In the context of the negotiations for a political solution to end the war in Syria, the Russians and Iranians insist on Bashar Al-Assad remaining as president, although they promise that he will only stay for the balance of his current term “out of respect for the constitution”. This will be in parallel with a government representing the opposition and promises of independent authorities and powers for the regions and provinces.
Anyone hearing this tempting offer would say that if this is the only condition for peace, then we welcome it. To be honest, Assad’s remaining in post does not seem to be a problem if there is someone who could guarantee that the promise will be fulfilled.
However, there are two catches. The first is the fact that the president won the 2014 election in the middle of a horrific war; no one knows how he managed to do that. The second is the fact that his presidential term ends in 2021, so four more long years will pass before he steps down; this gives him enough time to liquidate the opposition forces and similar groups.
The Russian deal is thus actually a life sentence and the opposition must accept that if the proposal is accepted it must abandon everything and agree to return to the pre-2011 status quo. The opposition must not dream of anything it had demanded and understand that everything promised to it, including a mixed government, constitutional guarantees and independent laws for the provinces, will be worthless.
If the promises of international guarantees herald a phase of reconciliation, reform and transition, which is hard to believe, then I expect the moderate opposition forces to agree to this since the aim will not be to destroy the country and the state, but peaceful change. The revolution started out peacefully and continued thus for many months, with demonstrations, banners and songs. Its calls for peaceful transition were different to those in the Tunisian, Libyan and Egyptian uprisings.
As for talk about respecting the constitution, which isn’t even being respected by those who drafted it, and calling for the presidential term to be completed, this is just a negotiation ploy aimed at making it easier for the opposition to back down and save face. It also allows the opposition to say in the future that it got major concessions. The Syrians know very well that accepting the regime to stay on for an additional four years would mean that the opposition has sold them out and abandoned all the promises it made to the people, especially to the half-a-million Syrians who were sacrificed and the millions who were displaced, never to return to their homes.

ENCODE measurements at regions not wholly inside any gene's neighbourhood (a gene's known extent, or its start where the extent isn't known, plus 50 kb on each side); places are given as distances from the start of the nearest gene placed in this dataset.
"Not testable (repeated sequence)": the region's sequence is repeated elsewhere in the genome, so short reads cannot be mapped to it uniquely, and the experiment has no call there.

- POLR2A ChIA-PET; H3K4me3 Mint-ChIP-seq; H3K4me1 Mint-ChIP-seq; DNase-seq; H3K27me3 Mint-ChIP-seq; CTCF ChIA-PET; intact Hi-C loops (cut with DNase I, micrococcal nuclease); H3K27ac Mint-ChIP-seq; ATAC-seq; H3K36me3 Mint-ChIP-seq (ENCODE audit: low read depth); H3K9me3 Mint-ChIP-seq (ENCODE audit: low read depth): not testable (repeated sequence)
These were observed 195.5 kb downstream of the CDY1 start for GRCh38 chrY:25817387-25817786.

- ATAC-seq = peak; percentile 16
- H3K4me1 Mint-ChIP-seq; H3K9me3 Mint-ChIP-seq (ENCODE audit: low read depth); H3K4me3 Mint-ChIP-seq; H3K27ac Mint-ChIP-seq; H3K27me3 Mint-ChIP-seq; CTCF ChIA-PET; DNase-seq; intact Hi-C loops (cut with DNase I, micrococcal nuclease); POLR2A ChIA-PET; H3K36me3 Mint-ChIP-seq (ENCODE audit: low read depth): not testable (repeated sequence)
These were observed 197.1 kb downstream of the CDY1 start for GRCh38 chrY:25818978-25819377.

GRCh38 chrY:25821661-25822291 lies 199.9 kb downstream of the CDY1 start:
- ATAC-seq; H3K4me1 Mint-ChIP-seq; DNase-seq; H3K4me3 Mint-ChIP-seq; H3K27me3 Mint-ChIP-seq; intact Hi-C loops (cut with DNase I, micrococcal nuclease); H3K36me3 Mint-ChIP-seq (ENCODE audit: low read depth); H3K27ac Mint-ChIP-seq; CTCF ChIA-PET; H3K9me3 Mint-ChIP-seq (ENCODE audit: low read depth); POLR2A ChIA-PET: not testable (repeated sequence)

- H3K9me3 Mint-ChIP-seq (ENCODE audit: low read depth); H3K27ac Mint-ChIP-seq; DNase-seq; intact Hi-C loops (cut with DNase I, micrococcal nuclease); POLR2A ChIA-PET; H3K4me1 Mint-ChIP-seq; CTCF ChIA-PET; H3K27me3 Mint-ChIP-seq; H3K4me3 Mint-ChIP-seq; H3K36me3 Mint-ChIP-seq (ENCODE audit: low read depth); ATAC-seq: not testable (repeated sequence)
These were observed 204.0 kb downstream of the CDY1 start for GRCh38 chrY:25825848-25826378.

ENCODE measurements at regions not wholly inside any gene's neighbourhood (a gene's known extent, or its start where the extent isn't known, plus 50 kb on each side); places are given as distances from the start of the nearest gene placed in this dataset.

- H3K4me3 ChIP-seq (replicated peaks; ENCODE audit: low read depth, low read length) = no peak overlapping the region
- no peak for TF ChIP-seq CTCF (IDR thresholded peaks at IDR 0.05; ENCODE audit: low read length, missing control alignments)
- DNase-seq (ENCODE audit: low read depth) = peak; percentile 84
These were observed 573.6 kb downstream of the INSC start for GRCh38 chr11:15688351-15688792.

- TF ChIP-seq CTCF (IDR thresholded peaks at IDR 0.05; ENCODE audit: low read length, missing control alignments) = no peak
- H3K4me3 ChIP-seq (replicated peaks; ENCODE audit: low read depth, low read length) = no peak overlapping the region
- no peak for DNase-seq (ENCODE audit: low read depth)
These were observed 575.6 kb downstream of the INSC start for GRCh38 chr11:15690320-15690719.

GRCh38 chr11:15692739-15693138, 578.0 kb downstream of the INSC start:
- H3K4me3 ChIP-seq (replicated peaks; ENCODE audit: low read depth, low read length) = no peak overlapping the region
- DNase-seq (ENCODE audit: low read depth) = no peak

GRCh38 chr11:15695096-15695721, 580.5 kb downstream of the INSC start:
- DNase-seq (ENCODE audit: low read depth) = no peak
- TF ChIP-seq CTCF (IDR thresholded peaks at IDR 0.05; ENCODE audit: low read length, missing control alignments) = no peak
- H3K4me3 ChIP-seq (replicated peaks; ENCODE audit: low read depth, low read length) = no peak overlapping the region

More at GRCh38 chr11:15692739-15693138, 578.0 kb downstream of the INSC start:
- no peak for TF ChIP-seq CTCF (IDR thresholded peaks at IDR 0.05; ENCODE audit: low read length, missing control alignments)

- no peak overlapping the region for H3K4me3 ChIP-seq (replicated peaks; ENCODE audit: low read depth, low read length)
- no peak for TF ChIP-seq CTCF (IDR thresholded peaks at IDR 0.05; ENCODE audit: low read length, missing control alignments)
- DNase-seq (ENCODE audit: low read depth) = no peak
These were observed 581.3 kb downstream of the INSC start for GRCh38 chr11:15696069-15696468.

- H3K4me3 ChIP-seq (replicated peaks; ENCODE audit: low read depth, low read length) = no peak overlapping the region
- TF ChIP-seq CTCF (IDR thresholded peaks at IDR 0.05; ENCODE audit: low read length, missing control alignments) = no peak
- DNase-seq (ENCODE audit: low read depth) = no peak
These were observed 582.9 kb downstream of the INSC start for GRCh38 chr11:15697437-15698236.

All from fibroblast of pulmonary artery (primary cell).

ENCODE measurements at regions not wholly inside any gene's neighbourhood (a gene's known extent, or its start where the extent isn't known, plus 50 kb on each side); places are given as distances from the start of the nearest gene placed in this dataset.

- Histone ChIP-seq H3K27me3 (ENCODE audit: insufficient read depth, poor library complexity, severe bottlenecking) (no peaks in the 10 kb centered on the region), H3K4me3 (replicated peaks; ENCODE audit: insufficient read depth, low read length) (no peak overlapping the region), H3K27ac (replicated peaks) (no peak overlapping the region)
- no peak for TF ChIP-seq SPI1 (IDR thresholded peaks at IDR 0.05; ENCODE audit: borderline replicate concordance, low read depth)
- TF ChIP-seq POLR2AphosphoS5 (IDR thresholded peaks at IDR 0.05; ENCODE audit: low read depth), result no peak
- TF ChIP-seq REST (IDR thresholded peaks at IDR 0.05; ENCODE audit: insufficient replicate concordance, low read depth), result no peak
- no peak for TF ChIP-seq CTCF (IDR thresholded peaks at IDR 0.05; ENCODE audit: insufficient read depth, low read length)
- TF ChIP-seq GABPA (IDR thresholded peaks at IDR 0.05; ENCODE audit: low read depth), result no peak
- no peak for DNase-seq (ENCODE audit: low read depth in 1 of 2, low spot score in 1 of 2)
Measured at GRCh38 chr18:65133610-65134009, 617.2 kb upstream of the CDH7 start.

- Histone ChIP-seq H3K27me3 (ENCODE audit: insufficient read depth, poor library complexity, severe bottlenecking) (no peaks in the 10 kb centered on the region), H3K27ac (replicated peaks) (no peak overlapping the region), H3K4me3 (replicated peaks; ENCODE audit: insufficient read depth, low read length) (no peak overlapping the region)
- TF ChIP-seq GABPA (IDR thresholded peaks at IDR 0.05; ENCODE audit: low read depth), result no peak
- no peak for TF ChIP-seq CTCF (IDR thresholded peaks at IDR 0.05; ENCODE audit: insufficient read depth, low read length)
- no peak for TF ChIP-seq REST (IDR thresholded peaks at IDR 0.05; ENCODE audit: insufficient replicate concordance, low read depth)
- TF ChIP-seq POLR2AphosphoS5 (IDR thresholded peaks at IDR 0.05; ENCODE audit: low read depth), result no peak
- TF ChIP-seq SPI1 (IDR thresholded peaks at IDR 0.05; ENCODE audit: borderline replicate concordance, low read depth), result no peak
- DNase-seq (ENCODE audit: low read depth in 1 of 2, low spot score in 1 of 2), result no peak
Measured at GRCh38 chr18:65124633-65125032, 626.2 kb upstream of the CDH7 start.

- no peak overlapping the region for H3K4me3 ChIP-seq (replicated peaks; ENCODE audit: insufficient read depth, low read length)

This would mean the end of the moderate opposition and the strengthening of the extremists who reject negotiations. They are, in fact, as bad as the regime.
Hence, the opposition has a great responsibility to bear for the results of what it negotiates today and what will sign later on. No one will believe it has been hoodwinked because elections have already been proposed and were held amidst the destruction, and Assad won with nearly 89 per cent of the vote. Most of the killing and destruction took place after the elections in which 10 million citizens were said to have voted. However, we know that at the time it was impossible for even 2 million citizens to have voted; nevertheless, the deception will be repeated.
When faced with the condition that the regime must stay in place in order to end the war, it is better for the Syrians to accept the division of their country; let the president have a rump state in which he would be guaranteed to have the majority of the votes from his particular sect, without the need to forge them. Each side will live in their country happily, without war and without the imposition of a regime on them. This idea is rejected by Turkey, Iran and Iraq because they are afraid of the consequences they will face as a result.
The Syria that they are negotiating over today is like a broken jar that they want to put back together, to be as it was in the past before all of the horrific murder and destruction.
Translated from Arabi21, 10 January, 2017
The views expressed in this article belong to the author and do not necessarily reflect the editorial policy of Middle East Monitor.